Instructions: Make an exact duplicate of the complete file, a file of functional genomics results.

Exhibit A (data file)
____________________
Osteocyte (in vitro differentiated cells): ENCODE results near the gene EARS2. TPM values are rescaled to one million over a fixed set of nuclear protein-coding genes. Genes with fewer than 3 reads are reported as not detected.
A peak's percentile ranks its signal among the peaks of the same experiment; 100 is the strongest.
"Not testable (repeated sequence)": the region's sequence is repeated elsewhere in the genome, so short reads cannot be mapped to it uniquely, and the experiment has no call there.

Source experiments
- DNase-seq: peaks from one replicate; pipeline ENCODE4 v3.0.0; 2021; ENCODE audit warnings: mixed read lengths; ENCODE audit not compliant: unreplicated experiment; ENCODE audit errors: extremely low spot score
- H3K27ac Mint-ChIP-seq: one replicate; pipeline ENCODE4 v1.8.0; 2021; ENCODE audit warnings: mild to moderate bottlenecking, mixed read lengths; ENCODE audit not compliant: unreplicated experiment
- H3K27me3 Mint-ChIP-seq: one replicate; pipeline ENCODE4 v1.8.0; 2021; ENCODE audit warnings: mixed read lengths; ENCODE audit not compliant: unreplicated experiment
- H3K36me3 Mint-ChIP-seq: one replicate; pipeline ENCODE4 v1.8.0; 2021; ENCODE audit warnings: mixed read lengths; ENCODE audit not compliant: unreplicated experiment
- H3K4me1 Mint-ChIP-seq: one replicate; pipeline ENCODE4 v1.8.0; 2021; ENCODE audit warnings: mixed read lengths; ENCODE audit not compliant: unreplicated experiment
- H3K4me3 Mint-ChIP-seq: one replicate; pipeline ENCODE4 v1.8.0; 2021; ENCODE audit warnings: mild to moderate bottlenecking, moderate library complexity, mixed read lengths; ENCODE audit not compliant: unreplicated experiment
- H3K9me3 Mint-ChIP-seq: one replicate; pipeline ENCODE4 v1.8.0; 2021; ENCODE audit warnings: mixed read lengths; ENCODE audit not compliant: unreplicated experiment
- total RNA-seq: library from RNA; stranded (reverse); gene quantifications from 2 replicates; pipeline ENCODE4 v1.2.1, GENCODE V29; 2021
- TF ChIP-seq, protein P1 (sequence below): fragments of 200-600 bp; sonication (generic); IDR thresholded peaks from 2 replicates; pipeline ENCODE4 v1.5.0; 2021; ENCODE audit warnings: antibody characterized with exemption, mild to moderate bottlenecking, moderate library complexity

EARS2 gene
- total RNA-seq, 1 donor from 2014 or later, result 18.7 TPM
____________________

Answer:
Osteocyte (in vitro differentiated cells): ENCODE results near the gene EARS2. TPM values are rescaled to one million over a fixed set of nuclear protein-coding genes. Genes with fewer than 3 reads are reported as not detected.
A peak's percentile ranks its signal among the peaks of the same experiment; 100 is the strongest.
"Not testable (repeated sequence)": the region's sequence is repeated elsewhere in the genome, so short reads cannot be mapped to it uniquely, and the experiment has no call there.

Source experiments
- DNase-seq: peaks from one replicate; pipeline ENCODE4 v3.0.0; 2021; ENCODE audit warnings: mixed read lengths; ENCODE audit not compliant: unreplicated experiment; ENCODE audit errors: extremely low spot score
- H3K27ac Mint-ChIP-seq: one replicate; pipeline ENCODE4 v1.8.0; 2021; ENCODE audit warnings: mild to moderate bottlenecking, mixed read lengths; ENCODE audit not compliant: unreplicated experiment
- H3K27me3 Mint-ChIP-seq: one replicate; pipeline ENCODE4 v1.8.0; 2021; ENCODE audit warnings: mixed read lengths; ENCODE audit not compliant: unreplicated experiment
- H3K36me3 Mint-ChIP-seq: one replicate; pipeline ENCODE4 v1.8.0; 2021; ENCODE audit warnings: mixed read lengths; ENCODE audit not compliant: unreplicated experiment
- H3K4me1 Mint-ChIP-seq: one replicate; pipeline ENCODE4 v1.8.0; 2021; ENCODE audit warnings: mixed read lengths; ENCODE audit not compliant: unreplicated experiment
- H3K4me3 Mint-ChIP-seq: one replicate; pipeline ENCODE4 v1.8.0; 2021; ENCODE audit warnings: mild to moderate bottlenecking, moderate library complexity, mixed read lengths; ENCODE audit not compliant: unreplicated experiment
- H3K9me3 Mint-ChIP-seq: one replicate; pipeline ENCODE4 v1.8.0; 2021; ENCODE audit warnings: mixed read lengths; ENCODE audit not compliant: unreplicated experiment
- total RNA-seq: library from RNA; stranded (reverse); gene quantifications from 2 replicates; pipeline ENCODE4 v1.2.1, GENCODE V29; 2021
- TF ChIP-seq, protein P1 (sequence below): fragments of 200-600 bp; sonication (generic); IDR thresholded peaks from 2 replicates; pipeline ENCODE4 v1.5.0; 2021; ENCODE audit warnings: antibody characterized with exemption, mild to moderate bottlenecking, moderate library complexity

EARS2 gene
- total RNA-seq, 1 donor from 2014 or later, result 18.7 TPM